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Speaking to the Validity of Science: Q&A With Rui Fu, PhD, New Diversity Fellow
The Postdoctoral Research Fellowship for Academic Diversity is one of the many ways the Office of Academic Training and Outreach Programs at the Research Institute is committed to cultivating an inclusive and representative biomedical research workforce. In part two of a Cornerstone Q&A series, we introduce Rui Fu, PhD, a diversity fellow who is working with her mentor, Stephen Leff, PhD, psychologist and co-director of the Violence Prevention Initiative at Children’s Hospital of Philadelphia, and associate professor of Clinical Psychology in the Perelman School of Medicine at the University of Pennsylvania. Read part one here.
Tell us about your background and what compelled you to apply for the Postdoctoral Research Fellowship for Academic Diversity?
I am currently a postdoc fellow working on school bullying prevention projects led by Dr. Stephen Leff. Prior to my postdoc position, I obtained my PhD in the Human Development and Quantitative Methods Division at the University of Pennsylvania.
My interest in diversity in human development and adjustment arose immediately after I started the graduate program at Penn and has become increasingly intensive and extensive in recent years. The systematic training I received in understanding sociocultural and developmental issues and in designing and conducting rigorous scientific research has allowed me to explore the implications of diverse contexts for children’s and adolescents’ social, school, and psychological adjustment and development.
I applied for the Postdoctoral Research Fellowship for Academic Diversity because I wanted to enhance my skills in grant writing and running intervention projects, continue to build my publication record, and establish broader research networks with scholars in diverse fields such as developmental-behavioral pediatrics, public health, and social work, among others. These skills will be critical to better prepare myself for research faculty positions in the future.
What does diversity in research and science mean to you?
To me, diversity speaks to the validity in science. In making choices about what problems to investigate, what populations to study, and what procedures and measures to use, being aware of and respecting diversity helps to ensure research validity.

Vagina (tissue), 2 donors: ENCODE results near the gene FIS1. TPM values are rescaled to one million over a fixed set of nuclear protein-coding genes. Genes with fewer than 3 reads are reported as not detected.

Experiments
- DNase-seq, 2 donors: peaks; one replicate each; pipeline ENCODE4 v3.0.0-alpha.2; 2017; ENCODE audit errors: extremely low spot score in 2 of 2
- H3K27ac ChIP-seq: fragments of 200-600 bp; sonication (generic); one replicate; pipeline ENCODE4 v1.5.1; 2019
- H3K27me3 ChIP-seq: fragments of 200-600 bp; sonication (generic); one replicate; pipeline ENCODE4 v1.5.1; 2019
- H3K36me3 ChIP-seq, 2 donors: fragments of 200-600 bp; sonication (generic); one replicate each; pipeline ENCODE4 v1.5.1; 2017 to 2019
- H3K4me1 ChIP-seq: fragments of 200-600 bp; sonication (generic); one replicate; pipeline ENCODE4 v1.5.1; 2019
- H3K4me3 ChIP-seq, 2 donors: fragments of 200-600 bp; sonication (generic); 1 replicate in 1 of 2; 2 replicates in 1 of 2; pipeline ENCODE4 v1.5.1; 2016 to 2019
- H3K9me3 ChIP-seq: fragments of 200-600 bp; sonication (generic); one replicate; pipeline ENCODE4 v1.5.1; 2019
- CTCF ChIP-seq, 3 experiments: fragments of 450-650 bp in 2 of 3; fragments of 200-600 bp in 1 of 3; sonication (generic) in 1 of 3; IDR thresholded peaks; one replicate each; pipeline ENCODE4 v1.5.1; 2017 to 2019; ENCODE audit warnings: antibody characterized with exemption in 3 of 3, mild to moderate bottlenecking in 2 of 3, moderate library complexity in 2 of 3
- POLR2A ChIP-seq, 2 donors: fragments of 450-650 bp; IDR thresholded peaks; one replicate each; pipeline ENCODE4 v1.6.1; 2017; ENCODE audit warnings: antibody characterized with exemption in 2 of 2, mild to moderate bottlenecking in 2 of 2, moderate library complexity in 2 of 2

For example, in one of my studies involving Asian American children, I found that although immigrant children living in adverse circumstances, such as low socioeconomic status and stereotypical prejudice, may display difficulties in social and psychological adjustment, their experiences with diverse social and cultural values and lifestyles might enhance their confidence in expressing strengths during social interaction and performance on tasks. Indeed, exposure to diverse values and experiences seems to serve as a protective factor buffering against maladaptive development. Therefore, we might be less likely to discover these protective factors if assuming the impact of adverse life circumstances is simplistically universal.
What are some research projects that you’re excited about?
My team will soon launch a large-scale intervention program designed to help 4th- and 5th-grade minority girls living in urban environments decrease their use of relational aggression, such as rumor spreading and social exclusion, and physical aggression; improve problem-solving and anger management skills (feeling recognition, use of cooling down strategies); and promote prosocial strategies for dealing with peer conflicts. This program is uniquely designed to meet the needs of the participating schools though active partnerships between the research team and youths, teachers, counselors, and parents. Also, this program utilizes teaching modalities that are fun and culturally diverse, making it easier for students to actively engage with the program content as they learn.
What inspired you to focus on Child and Adolescent Psychiatry? What do you aim to achieve with your research?
It is my hope to pursue a successful academic career, especially in conducting developmental and intervention research with diverse populations of children and families. Based on my scientific work, I aspire to help minority and underprivileged children and adolescents to achieve better social and psychological well-being through promoting diversity in human development and through translating empirical findings to practice and policy.
When you’re not working, do you have a favorite pastime or spot to relax, enjoy a meal, or be active?
I like doing arts and crafts when free, as these activities have been a great stress reliever for me. In particular, I am interested in different types of DIY activities that I could engage in with my tot at home.